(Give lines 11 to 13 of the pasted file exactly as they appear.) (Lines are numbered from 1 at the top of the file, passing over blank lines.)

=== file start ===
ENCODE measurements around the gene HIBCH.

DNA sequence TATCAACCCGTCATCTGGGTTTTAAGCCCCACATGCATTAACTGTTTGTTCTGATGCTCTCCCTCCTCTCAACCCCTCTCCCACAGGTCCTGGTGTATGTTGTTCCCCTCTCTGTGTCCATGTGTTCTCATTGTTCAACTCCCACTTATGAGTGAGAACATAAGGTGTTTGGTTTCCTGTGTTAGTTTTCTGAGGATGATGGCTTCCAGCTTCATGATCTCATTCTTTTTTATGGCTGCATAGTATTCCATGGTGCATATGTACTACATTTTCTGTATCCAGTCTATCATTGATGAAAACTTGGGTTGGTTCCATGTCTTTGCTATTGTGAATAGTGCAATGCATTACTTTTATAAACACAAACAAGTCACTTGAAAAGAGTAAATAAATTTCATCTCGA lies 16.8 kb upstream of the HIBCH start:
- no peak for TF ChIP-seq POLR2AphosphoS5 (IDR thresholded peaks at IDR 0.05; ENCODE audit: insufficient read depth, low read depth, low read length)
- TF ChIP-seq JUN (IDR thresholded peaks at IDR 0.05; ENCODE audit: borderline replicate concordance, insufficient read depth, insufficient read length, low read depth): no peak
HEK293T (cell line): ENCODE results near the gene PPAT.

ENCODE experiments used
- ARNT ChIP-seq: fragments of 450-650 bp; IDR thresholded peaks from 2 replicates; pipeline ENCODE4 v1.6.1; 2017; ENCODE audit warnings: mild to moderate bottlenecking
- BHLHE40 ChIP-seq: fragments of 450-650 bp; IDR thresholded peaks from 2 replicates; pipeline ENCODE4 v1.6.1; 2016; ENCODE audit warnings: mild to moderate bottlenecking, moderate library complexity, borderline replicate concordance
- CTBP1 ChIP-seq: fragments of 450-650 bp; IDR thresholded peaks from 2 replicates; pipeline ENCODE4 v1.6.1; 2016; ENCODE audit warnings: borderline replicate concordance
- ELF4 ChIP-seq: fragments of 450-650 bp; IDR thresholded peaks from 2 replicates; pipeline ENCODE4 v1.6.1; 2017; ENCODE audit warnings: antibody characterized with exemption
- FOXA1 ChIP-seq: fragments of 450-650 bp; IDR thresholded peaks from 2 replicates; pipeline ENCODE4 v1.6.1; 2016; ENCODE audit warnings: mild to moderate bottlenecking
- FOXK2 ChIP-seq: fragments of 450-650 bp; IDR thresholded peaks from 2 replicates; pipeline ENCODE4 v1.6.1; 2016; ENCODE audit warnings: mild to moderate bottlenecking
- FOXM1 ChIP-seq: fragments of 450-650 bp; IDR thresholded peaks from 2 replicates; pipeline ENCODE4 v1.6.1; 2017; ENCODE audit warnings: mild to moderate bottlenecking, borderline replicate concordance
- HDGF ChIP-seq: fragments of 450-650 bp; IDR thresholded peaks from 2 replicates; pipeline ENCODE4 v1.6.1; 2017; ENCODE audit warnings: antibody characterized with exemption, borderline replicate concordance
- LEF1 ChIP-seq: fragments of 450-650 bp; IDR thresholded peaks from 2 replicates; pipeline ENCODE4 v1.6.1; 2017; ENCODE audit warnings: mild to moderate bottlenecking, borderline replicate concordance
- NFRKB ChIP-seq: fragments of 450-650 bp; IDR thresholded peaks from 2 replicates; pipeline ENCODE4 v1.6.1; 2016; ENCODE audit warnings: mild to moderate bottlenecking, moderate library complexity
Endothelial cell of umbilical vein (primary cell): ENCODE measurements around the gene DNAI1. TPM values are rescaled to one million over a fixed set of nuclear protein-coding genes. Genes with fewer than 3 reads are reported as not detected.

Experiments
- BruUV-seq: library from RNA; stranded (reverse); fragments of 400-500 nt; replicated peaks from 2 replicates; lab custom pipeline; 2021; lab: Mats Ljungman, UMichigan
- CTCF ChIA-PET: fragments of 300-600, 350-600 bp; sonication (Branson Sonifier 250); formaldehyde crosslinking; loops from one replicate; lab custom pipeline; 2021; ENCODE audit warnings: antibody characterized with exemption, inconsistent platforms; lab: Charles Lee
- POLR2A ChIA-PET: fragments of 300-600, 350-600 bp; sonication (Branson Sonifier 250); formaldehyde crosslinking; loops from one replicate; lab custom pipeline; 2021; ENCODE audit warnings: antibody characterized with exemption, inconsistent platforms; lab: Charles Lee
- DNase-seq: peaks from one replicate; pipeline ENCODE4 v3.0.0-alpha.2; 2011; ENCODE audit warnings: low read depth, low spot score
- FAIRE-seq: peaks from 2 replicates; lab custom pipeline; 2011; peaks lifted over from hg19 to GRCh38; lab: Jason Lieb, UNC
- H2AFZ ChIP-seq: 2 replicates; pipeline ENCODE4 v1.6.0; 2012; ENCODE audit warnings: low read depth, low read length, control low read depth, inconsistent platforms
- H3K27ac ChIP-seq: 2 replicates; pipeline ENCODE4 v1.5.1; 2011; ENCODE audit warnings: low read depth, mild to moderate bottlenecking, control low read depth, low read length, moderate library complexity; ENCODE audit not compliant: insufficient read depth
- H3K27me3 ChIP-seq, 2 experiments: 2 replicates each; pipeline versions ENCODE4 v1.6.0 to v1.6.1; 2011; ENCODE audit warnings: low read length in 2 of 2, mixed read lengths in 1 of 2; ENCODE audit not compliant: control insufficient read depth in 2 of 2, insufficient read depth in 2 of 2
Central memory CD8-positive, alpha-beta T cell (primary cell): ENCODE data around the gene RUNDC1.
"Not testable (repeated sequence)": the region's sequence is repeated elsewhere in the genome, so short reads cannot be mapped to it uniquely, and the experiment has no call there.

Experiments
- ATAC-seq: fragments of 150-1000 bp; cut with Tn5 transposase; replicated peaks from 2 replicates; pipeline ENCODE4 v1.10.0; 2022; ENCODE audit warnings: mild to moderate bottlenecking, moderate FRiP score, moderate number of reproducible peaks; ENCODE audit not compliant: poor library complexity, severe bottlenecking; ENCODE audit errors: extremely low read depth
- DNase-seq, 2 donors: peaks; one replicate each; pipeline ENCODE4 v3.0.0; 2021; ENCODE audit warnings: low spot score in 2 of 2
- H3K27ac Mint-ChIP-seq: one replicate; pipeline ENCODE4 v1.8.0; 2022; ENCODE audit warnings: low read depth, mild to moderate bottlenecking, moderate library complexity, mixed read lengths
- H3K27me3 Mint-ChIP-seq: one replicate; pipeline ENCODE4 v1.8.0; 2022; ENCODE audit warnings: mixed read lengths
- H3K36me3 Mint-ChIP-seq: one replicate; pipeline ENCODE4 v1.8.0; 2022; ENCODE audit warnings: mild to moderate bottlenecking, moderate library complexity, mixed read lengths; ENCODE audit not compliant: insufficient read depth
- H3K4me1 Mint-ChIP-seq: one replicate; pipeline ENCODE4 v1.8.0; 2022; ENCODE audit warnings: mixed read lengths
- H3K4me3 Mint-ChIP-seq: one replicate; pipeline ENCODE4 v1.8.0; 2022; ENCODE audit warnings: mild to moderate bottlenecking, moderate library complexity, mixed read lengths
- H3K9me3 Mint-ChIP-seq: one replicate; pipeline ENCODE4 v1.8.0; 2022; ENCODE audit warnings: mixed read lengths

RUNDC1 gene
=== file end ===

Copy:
- FOXA1 ChIP-seq: fragments of 450-650 bp; IDR thresholded peaks from 2 replicates; pipeline ENCODE4 v1.6.1; 2016; ENCODE audit warnings: mild to moderate bottlenecking
- FOXK2 ChIP-seq: fragments of 450-650 bp; IDR thresholded peaks from 2 replicates; pipeline ENCODE4 v1.6.1; 2016; ENCODE audit warnings: mild to moderate bottlenecking
- FOXM1 ChIP-seq: fragments of 450-650 bp; IDR thresholded peaks from 2 replicates; pipeline ENCODE4 v1.6.1; 2017; ENCODE audit warnings: mild to moderate bottlenecking, borderline replicate concordance